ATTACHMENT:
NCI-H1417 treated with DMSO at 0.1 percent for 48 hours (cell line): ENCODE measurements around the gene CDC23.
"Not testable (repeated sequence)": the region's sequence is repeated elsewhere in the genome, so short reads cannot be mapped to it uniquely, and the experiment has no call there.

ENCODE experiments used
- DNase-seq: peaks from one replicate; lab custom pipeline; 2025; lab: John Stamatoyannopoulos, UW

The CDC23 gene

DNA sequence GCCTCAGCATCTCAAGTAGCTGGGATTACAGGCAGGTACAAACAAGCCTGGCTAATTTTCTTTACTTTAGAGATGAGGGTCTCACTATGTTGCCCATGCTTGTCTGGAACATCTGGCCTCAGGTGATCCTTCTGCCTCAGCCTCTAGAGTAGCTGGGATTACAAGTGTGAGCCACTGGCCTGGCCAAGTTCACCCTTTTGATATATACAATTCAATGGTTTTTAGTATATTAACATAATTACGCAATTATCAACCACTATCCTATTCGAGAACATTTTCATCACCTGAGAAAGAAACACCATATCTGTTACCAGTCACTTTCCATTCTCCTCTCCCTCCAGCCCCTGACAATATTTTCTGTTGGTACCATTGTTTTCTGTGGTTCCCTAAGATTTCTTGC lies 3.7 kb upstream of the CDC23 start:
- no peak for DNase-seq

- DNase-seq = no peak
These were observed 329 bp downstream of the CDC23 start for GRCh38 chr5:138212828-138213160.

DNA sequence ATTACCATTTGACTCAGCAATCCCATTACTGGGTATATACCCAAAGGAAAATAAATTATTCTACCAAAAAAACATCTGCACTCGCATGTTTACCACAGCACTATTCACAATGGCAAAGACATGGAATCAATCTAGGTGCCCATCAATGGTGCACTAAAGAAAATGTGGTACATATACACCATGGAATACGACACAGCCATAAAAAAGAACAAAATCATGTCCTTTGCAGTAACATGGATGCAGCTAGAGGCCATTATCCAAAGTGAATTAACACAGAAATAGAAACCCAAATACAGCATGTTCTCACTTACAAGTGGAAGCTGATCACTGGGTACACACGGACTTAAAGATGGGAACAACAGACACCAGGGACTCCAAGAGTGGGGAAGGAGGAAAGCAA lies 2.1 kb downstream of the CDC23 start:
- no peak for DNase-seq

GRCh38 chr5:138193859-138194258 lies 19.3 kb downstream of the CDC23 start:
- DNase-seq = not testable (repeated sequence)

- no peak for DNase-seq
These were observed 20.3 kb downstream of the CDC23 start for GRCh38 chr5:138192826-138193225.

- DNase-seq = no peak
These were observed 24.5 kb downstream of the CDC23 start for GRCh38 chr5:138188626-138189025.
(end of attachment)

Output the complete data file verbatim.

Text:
NCI-H1417 treated with DMSO at 0.1 percent for 48 hours (cell line): ENCODE measurements around the gene CDC23.
"Not testable (repeated sequence)": the region's sequence is repeated elsewhere in the genome, so short reads cannot be mapped to it uniquely, and the experiment has no call there.

ENCODE experiments used
- DNase-seq: peaks from one replicate; lab custom pipeline; 2025; lab: John Stamatoyannopoulos, UW

The CDC23 gene

DNA sequence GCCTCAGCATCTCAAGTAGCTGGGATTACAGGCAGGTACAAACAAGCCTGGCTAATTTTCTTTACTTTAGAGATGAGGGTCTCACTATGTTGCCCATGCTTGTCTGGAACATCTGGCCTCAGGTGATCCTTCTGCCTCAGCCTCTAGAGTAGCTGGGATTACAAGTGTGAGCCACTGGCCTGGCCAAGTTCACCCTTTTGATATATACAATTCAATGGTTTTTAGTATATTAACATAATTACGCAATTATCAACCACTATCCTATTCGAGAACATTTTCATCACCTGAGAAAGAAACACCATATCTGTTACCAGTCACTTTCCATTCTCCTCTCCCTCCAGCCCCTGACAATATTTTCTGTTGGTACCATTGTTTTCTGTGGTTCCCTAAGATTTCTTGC lies 3.7 kb upstream of the CDC23 start:
- no peak for DNase-seq

- DNase-seq = no peak
These were observed 329 bp downstream of the CDC23 start for GRCh38 chr5:138212828-138213160.

DNA sequence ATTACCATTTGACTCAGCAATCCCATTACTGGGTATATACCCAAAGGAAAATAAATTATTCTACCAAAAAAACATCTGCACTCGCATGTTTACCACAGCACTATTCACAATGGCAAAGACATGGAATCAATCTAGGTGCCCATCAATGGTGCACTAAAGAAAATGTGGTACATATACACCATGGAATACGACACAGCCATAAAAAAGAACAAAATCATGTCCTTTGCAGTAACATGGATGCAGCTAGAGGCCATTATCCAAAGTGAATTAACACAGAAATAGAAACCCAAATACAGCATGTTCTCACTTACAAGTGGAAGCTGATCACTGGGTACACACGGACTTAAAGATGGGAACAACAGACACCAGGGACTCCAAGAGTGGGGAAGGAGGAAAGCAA lies 2.1 kb downstream of the CDC23 start:
- no peak for DNase-seq

GRCh38 chr5:138193859-138194258 lies 19.3 kb downstream of the CDC23 start:
- DNase-seq = not testable (repeated sequence)

- no peak for DNase-seq
These were observed 20.3 kb downstream of the CDC23 start for GRCh38 chr5:138192826-138193225.

- DNase-seq = no peak
These were observed 24.5 kb downstream of the CDC23 start for GRCh38 chr5:138188626-138189025.